If there is such a situation, then a process would be developed to organize reform on The sole mission of any interfering global sysops or stewards would be to ensure a fair local process. I'd see a possible amnesty on blocks and bans, based on past behavior or allegations, with notices on the talk pages of affected users; I'm referring to those banned for "POV pushing" or "incivility" or "trolling," while at the same time, new offenses to the civility and respectful behavior that is essential to consensus formation might be handled swiftly and firmly, based on clear operating policies.

I.e., Talk page access might be restored to all such users. Then, if the users agree to a hehavioral standard, they could be unblocked, so they could participate in the reform process. If they violate that standard, they would be promptly reblocked.

(The standard, it is possible, might only allow editing specific pages, pending completion of the review process. A special user privilege class might be established, and then the edit filter could autoblock violators. The opportunity of participating in reform might well outweigh, for users, the frustration of still being unable to edit Favorite Articles. I'm just anticipating some standard objections to a proposal like this, that there can be ways of handling issues.)

This won't happen overnight.

The goal, however, would be to reform the administrative culture of the project, if reform is needed, or to establish that the real community supports the existing culture and set of administrators.

Sometimes consensus requires facilitation, sometimes disputing parties cannot handle it themselves. I wish the community success in creating a project that the world can be proud of. If that can be done, perhaps some of the seemingly intractable local political and cultural problems can be resolved as well. --Abd (talk) 22:32, 25 January 2014 (UTC)

  • This suggestion has some similarity to Project restarting process. The difference is that ordinary administrators, in this suggestion, would not be removed immediately. It would be a fresh start for everyone.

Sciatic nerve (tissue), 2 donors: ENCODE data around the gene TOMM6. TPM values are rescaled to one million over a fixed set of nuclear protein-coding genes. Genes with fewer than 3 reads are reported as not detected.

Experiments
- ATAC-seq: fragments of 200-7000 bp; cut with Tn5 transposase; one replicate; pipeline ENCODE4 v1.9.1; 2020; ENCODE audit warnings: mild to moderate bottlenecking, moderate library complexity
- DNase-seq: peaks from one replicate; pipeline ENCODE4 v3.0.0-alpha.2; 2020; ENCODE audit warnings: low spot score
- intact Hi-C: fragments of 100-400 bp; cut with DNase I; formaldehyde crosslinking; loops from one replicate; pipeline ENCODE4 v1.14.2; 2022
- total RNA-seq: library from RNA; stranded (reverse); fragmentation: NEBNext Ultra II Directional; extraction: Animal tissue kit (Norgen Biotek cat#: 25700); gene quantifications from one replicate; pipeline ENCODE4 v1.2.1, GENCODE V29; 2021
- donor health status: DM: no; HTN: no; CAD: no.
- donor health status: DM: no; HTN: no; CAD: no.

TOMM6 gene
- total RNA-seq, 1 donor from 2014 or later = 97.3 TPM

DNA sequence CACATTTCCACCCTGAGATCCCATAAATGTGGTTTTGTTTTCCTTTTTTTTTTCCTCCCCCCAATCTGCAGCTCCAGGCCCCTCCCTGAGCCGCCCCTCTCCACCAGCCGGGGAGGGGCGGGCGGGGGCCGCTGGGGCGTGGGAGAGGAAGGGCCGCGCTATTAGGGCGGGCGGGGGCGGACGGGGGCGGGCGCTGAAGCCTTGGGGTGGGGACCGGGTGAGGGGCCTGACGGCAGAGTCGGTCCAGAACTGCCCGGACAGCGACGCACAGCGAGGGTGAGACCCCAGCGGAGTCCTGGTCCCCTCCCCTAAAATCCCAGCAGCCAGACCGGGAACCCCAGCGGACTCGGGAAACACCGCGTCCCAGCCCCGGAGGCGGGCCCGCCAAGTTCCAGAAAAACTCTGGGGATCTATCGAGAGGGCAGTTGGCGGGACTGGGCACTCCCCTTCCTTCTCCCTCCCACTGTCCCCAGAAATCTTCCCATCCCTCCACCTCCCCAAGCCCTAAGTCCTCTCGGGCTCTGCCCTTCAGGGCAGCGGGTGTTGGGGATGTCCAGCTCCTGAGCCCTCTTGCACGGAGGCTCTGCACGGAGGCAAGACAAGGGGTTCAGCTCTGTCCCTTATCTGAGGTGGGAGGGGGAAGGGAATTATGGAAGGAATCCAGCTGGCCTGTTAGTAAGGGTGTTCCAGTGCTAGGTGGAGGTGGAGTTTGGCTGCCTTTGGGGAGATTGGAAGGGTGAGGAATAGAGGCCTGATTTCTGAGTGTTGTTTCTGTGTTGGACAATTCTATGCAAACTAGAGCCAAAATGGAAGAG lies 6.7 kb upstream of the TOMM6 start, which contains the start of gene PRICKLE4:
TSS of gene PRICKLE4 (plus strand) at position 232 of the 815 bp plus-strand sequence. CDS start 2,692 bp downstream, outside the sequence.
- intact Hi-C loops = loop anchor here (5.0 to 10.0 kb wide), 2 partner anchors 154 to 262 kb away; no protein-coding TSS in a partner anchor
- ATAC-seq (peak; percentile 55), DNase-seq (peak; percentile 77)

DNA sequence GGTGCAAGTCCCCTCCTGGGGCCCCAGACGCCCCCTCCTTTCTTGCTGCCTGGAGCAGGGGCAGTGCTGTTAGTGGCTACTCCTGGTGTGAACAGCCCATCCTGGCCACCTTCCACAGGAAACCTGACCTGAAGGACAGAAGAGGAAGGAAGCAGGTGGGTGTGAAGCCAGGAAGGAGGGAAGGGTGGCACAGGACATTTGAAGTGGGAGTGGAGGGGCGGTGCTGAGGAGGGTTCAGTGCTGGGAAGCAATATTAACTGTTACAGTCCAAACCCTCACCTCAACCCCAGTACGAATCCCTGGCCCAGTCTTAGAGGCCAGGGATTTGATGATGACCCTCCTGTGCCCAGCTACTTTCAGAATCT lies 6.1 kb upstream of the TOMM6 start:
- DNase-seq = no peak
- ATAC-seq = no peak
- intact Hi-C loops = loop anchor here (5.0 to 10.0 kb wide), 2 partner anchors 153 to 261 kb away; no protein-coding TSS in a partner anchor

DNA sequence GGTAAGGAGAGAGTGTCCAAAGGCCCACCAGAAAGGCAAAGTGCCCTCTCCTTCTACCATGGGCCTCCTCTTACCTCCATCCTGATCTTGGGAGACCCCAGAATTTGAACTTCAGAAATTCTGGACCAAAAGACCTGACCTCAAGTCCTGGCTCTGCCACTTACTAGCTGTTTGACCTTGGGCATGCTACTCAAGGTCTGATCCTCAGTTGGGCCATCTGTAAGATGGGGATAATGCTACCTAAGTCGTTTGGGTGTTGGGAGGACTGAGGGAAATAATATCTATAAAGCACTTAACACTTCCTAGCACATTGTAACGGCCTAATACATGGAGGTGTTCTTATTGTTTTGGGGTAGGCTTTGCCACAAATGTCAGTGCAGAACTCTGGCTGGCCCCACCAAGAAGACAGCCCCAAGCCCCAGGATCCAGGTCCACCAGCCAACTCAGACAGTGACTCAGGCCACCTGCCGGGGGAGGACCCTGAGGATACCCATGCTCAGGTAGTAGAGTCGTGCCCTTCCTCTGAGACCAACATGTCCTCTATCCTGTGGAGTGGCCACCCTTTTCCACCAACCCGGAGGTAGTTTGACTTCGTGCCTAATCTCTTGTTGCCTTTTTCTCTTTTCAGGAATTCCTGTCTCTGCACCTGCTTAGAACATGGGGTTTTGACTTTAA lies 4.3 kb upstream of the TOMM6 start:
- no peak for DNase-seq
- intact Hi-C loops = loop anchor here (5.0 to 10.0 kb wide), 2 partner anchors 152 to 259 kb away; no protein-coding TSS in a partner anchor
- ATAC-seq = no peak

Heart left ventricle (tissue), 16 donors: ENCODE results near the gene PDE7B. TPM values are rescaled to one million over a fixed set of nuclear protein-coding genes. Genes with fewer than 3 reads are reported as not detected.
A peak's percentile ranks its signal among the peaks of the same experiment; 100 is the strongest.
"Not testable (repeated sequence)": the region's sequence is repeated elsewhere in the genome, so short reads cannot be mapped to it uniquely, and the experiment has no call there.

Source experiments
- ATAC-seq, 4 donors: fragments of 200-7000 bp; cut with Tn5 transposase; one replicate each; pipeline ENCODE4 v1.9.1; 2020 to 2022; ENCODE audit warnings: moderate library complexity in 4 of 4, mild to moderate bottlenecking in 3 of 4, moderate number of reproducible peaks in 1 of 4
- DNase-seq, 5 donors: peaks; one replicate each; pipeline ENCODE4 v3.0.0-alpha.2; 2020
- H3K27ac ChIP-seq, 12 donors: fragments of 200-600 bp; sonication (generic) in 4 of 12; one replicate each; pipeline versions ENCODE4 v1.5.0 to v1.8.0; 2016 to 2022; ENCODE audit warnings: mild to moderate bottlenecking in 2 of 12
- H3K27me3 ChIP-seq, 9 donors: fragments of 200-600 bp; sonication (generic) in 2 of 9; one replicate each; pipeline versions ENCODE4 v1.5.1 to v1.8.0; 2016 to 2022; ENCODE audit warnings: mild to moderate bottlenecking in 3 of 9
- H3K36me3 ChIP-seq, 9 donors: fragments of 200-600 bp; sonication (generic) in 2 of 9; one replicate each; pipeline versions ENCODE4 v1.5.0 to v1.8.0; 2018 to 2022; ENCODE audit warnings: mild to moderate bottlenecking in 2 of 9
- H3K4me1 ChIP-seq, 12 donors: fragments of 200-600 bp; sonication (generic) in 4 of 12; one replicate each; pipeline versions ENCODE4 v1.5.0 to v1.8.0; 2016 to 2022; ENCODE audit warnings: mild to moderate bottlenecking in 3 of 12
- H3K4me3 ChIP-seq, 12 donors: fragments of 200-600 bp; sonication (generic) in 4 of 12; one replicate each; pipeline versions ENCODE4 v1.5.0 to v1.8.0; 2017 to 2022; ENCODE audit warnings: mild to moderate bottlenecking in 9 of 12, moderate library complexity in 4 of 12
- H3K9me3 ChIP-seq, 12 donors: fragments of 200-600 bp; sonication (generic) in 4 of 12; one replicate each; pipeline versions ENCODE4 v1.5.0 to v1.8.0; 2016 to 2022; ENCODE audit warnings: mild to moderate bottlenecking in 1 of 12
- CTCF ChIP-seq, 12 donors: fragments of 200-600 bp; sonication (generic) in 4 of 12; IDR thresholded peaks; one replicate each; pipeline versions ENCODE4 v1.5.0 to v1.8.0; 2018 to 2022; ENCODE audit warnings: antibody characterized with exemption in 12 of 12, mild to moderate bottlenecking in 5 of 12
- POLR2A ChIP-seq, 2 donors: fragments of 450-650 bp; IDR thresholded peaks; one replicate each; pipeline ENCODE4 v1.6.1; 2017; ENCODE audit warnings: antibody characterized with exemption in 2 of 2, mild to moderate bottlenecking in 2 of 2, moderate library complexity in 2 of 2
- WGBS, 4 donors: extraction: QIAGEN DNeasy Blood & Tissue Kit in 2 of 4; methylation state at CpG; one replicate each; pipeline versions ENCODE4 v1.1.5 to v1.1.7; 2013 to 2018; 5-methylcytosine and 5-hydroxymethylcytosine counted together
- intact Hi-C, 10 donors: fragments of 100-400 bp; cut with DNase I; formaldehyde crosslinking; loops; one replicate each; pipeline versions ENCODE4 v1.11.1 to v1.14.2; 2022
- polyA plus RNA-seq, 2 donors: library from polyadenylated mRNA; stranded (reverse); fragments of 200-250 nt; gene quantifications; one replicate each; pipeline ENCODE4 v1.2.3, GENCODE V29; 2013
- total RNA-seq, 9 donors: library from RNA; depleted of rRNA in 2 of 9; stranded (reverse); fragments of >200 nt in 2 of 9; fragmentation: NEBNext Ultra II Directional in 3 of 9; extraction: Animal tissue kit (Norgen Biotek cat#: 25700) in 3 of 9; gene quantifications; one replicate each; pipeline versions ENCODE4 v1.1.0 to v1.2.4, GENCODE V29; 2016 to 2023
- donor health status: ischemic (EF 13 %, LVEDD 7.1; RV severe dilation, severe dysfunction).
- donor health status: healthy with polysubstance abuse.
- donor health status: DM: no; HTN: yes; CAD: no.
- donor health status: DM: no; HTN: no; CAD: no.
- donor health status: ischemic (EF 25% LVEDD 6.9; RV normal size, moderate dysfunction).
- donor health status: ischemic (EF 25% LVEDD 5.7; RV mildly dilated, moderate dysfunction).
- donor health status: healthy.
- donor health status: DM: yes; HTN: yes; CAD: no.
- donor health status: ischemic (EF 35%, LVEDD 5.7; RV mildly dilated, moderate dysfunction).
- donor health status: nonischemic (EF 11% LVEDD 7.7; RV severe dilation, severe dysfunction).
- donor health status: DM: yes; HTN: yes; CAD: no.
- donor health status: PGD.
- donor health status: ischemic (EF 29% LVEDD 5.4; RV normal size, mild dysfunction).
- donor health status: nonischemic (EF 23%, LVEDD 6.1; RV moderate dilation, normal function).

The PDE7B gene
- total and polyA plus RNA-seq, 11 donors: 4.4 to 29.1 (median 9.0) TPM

• At least one of those commenting in the RfC were upset that nothing has happened after months of this RfC. The problem is that the RfC did not engage the meta community. It did not make specific requests. Here is that post:
I'm very disappointed with the way the things are dealt with on meta. After months of complaints NOTHING HAPPENED. Even after majority of users agreed to initiate checkuser nothing happened. Not even after the systematic list of abuses was compiled here nothing changed. Did you gave up on hr.wikipedia? Do you care? Do something! --Imbehind (talk) 21:00, 2 November 2013 (UTC)
  • Here is the problem: this is not the request for checkuser page. If a case can be made for checkuser, it should be made there. We may wish that meta users would somehow take an interest in, but it's not necessarily going to happen. Consider this: there are a huge number of projects, and only so many users who take much interest in wikis other than those where they are, themselves, active. Bottom line, to get things moving here, you need users who are familiar with meta, because they have been working here on cross-wiki issues. A request for checkuser can be initiated here, i.e., can be based on what was here. It's not going to happen just because a majority agree on it here in this RfC. Someone has to take it there, someone who knows how to file a proper checkuser request. And it must be timely. Checkuser data is rapidly stale, the server records are not kept for long.
  • I see that User:Sj commented in the checkuser discussion. Sj is a Trustee of the WikiMedia Foundation. His suggestions were sound. They might fail, but if checkuser abuse is suspected, and more than by a few disaffected users, then a *specific* request can be made, timely, on the steward request page here. If the request independently finds checkuser abuse, that is of major concern, and checkuser privileges can be removed. Checkusers have a duty not only to their local wiki, but to the WikiMedia Foundation and the global community.
  • The RfC became a repetition of factional battles that I imagine are happening on There are two issues of concern on meta, and the rest seriously doesn't belong here.
  • Is the project systematically and routinely violating WMF neutrality policy? This has little to do with "truth." Arguing that a point of view is true is what advocates of points of view always do, after all.